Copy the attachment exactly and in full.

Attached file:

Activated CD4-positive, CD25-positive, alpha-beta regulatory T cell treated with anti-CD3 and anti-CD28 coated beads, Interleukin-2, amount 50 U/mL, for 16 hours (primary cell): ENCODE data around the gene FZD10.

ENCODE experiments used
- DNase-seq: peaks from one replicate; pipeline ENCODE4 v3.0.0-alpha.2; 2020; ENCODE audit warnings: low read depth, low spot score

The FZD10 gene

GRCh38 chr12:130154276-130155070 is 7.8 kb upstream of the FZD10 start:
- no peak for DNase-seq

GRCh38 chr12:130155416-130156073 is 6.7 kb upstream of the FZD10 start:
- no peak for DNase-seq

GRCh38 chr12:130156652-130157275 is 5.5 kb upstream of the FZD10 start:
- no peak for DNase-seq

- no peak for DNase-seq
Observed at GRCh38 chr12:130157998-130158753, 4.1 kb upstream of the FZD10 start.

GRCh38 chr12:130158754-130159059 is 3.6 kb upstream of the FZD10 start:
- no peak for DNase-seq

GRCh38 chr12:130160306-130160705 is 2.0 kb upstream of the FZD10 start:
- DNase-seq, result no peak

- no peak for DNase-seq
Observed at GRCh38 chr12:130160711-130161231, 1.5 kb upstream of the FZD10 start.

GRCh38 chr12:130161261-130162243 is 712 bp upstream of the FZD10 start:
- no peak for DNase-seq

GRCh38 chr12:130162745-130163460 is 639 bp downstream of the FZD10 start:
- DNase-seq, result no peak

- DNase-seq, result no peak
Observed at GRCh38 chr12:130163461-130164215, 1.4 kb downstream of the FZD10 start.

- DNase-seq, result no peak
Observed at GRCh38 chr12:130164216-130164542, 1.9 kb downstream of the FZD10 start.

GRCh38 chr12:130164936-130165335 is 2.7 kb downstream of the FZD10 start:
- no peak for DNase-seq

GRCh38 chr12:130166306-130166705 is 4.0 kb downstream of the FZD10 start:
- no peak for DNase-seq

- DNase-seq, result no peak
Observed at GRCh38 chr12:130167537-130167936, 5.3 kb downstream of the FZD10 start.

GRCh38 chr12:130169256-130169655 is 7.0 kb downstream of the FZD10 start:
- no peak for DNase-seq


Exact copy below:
Activated CD4-positive, CD25-positive, alpha-beta regulatory T cell treated with anti-CD3 and anti-CD28 coated beads, Interleukin-2, amount 50 U/mL, for 16 hours (primary cell): ENCODE data around the gene FZD10.

ENCODE experiments used
- DNase-seq: peaks from one replicate; pipeline ENCODE4 v3.0.0-alpha.2; 2020; ENCODE audit warnings: low read depth, low spot score

The FZD10 gene

GRCh38 chr12:130154276-130155070 is 7.8 kb upstream of the FZD10 start:
- no peak for DNase-seq

GRCh38 chr12:130155416-130156073 is 6.7 kb upstream of the FZD10 start:
- no peak for DNase-seq

GRCh38 chr12:130156652-130157275 is 5.5 kb upstream of the FZD10 start:
- no peak for DNase-seq

- no peak for DNase-seq
Observed at GRCh38 chr12:130157998-130158753, 4.1 kb upstream of the FZD10 start.

GRCh38 chr12:130158754-130159059 is 3.6 kb upstream of the FZD10 start:
- no peak for DNase-seq

GRCh38 chr12:130160306-130160705 is 2.0 kb upstream of the FZD10 start:
- DNase-seq, result no peak

- no peak for DNase-seq
Observed at GRCh38 chr12:130160711-130161231, 1.5 kb upstream of the FZD10 start.

GRCh38 chr12:130161261-130162243 is 712 bp upstream of the FZD10 start:
- no peak for DNase-seq

GRCh38 chr12:130162745-130163460 is 639 bp downstream of the FZD10 start:
- DNase-seq, result no peak

- DNase-seq, result no peak
Observed at GRCh38 chr12:130163461-130164215, 1.4 kb downstream of the FZD10 start.

- DNase-seq, result no peak
Observed at GRCh38 chr12:130164216-130164542, 1.9 kb downstream of the FZD10 start.

GRCh38 chr12:130164936-130165335 is 2.7 kb downstream of the FZD10 start:
- no peak for DNase-seq

GRCh38 chr12:130166306-130166705 is 4.0 kb downstream of the FZD10 start:
- no peak for DNase-seq

- DNase-seq, result no peak
Observed at GRCh38 chr12:130167537-130167936, 5.3 kb downstream of the FZD10 start.

GRCh38 chr12:130169256-130169655 is 7.0 kb downstream of the FZD10 start:
- no peak for DNase-seq